Home Blog Top Ten Inexpensive Things to Do to Get Your Home Ready to Sell

Top Ten Inexpensive Things to Do to Get Your Home Ready to Sell


Top Ten Inexpensive Things to Do to Get Your Home Ready to Sell

Presenting your home in its best light without draining your resources

Selling a home is much like any form of presentation – or even a debate. In putting your house together for sale, you make a selling proposition that presents a clear case for your house as attractive to neighbors, buyers and realtors. And you have ‘competitors’ making their case at the same time (for other homes in the market), to your audience. In many regards, the things we can do in a presentation of our home are intuitive. It’s always nice to have a list, though. So, here we offer a set of reminders of those ideas that are the ‘low-hanging fruit,’ the simple and cost-effective ideas that can make a big impact on your home presentation.

Over years of helping homeowners finance home purchases and improvements, we’ve come to know a few truths relative to improving the odds in your favor when the time comes to make a sale. Here are ten of our best ideas. This list is not exhaustive, and it shouldn’t be taken as a mandate. If some of them don’t work for you, that’s ok. Our hope is that one or two will give you a valuable boost in your confidence and ability to sell your home. The list, in no particular order:

  1. Approach and entry. If you’re a numbers person, and as bankers we certainly are, you want to put the odds in your favor by making the exterior welcoming to the greatest number of home-seekers. Odds are, the more foot traffic you can get inside your home versus comparable homes nearby, the better the odds you’ll get that offer.  Make sure, as the prospective buyer comes in for landing, that it looks good ‘at 10,000 feet.’ With a poor approach, you may only get that cursory look from the car windshield. A few inexpensive tips for the outdoors: fresh mulch and trimmed edges, a clean front entry with a bright and shiny door, and maybe even a new welcome mat.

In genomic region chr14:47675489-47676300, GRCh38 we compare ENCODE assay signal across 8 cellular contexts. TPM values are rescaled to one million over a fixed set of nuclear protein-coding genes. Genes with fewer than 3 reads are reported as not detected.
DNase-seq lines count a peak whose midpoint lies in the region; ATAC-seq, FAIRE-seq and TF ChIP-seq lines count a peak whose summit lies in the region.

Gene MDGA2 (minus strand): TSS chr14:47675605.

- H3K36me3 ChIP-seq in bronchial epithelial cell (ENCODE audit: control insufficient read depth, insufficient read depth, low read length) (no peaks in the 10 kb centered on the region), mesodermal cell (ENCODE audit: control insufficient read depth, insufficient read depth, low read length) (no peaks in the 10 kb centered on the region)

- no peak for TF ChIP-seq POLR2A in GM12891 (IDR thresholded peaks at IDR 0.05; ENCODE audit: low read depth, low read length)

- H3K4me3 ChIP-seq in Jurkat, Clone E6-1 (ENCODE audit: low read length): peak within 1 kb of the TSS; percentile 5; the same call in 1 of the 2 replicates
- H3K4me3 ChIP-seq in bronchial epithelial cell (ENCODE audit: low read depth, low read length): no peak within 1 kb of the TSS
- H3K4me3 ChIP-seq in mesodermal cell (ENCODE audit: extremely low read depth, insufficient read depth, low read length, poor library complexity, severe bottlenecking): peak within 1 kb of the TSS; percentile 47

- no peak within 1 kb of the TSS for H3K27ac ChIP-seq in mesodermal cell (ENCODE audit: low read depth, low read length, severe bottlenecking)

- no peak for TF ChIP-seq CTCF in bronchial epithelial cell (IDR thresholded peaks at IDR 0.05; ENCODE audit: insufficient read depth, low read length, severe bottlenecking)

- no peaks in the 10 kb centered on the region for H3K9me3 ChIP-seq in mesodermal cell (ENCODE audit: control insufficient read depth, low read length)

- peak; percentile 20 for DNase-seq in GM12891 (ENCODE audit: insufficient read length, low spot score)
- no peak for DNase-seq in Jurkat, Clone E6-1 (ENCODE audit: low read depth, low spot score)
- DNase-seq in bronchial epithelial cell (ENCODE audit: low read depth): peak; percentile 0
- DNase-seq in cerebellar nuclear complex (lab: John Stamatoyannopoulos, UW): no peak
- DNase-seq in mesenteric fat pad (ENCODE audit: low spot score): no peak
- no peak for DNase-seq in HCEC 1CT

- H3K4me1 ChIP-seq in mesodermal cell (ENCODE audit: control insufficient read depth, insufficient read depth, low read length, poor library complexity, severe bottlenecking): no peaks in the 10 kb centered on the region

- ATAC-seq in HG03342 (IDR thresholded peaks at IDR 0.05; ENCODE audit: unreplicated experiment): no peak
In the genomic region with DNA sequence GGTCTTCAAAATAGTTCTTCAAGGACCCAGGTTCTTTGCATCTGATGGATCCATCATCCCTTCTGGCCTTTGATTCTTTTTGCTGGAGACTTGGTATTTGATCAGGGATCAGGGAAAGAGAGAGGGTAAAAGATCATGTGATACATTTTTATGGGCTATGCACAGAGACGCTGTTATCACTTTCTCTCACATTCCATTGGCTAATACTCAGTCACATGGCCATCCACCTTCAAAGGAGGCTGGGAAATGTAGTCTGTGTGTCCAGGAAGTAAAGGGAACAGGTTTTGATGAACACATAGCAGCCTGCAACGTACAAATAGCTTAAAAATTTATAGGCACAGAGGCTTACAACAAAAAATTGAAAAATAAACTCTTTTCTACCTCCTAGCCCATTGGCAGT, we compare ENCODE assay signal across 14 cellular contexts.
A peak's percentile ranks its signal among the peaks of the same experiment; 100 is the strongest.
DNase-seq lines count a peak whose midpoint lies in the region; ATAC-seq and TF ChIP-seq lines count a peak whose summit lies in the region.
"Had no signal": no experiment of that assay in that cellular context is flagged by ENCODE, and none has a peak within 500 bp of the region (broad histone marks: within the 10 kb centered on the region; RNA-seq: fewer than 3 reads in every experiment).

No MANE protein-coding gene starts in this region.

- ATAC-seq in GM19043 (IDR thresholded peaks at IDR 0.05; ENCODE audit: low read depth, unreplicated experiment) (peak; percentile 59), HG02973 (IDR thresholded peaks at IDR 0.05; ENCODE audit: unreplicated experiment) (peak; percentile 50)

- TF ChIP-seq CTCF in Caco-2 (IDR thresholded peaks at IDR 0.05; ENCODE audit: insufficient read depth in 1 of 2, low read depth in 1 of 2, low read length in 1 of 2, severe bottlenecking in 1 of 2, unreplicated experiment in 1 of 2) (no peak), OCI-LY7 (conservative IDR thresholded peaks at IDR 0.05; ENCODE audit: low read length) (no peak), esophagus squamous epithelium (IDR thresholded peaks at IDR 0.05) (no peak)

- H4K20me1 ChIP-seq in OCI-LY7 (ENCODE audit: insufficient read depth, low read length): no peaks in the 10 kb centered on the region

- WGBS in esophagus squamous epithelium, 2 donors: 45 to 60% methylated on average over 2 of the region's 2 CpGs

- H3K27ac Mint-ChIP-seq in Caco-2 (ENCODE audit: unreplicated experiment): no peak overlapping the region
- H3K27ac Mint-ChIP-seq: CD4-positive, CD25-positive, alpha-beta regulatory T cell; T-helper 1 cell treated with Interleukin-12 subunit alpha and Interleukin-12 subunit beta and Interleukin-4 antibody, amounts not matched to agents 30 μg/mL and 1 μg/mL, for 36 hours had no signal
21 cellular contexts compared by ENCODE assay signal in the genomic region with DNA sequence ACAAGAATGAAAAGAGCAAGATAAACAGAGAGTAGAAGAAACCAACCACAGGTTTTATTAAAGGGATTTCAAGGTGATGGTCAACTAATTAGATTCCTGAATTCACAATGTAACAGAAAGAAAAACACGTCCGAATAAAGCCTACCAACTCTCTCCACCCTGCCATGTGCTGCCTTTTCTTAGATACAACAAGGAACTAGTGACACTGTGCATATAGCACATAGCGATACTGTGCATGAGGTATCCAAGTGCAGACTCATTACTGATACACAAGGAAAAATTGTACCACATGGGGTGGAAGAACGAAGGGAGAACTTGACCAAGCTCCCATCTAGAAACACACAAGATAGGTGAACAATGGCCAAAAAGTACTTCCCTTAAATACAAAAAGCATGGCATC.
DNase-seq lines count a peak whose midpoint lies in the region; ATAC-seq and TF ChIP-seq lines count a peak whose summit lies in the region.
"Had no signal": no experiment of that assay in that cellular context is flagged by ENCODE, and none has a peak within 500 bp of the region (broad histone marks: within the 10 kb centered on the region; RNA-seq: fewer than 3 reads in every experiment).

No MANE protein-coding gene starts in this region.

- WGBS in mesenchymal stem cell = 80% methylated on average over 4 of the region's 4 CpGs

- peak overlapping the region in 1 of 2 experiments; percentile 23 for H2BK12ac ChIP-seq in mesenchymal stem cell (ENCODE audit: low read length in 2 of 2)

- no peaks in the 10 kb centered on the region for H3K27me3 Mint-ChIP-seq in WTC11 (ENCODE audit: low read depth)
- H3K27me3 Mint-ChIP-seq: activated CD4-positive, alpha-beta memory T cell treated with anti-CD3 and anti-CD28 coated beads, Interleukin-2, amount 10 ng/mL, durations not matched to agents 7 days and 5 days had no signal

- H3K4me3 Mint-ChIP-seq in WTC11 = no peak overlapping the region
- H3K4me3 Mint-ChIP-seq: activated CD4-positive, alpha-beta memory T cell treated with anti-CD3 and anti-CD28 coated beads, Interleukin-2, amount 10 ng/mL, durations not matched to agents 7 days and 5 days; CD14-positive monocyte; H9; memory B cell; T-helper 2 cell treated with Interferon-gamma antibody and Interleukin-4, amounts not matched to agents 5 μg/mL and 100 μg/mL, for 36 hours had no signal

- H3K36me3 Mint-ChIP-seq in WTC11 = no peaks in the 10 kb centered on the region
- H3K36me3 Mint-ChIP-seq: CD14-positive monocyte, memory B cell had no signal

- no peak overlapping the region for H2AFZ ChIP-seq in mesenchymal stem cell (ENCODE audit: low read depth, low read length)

2. Remove the pet factor. You love your pets. Your buyer may love pets. But, you don’t know if they love pets – or if they want to love your pets. Allergies, aversions or other factors all come into play. So to be safe, simply remove all evidence of pets. In particular, put bowls, litter and any smells out of reach.
     
  3. Go 50% on Décor. Develop a seller’s mindset as you consider the stuff of everyday life – your collections, photo galleries, countertop items, etc. It’s time to be ruthless in your home ‘editing.’ 
     
  4. Depersonalizing. This tip and the ones that follow, are related to the previous tip. Your buyer will want to picture their own family photos on the wall or ceramic jar collection in kitchen. Depersonalizing as a staging technique gives your home the ready-to-be-purchased and ready-to-be-lived-in vibe.
     
  5. Hoteliering. OK. We made that word up, but if you want to make everyone feel as if the home is truly waiting on them, take steps to make it feel like a hotel. In other words, remove the unnecessary, but take care to have just what is needed and make those elements the best they can be. For example, remove your old towels and replace them with a pair of fluffy white towels. Display fewer items on desks, counters and walls in the interest of showing utility (what each room is obviously for) without any superfluous elements.